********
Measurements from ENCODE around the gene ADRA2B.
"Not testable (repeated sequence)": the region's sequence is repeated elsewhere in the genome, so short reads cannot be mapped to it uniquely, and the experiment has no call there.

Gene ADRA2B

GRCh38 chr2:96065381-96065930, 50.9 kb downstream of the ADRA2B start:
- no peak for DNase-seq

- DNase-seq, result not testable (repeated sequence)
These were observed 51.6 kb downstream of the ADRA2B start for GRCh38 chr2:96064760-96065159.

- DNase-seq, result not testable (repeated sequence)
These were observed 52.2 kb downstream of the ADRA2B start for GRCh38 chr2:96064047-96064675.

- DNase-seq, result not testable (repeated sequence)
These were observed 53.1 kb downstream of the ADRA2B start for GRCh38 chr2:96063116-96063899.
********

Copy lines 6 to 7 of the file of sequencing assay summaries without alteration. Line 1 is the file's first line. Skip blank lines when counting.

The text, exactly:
- DNase-seq, result not testable (repeated sequence)
These were observed 51.6 kb downstream of the ADRA2B start for GRCh38 chr2:96064760-96065159.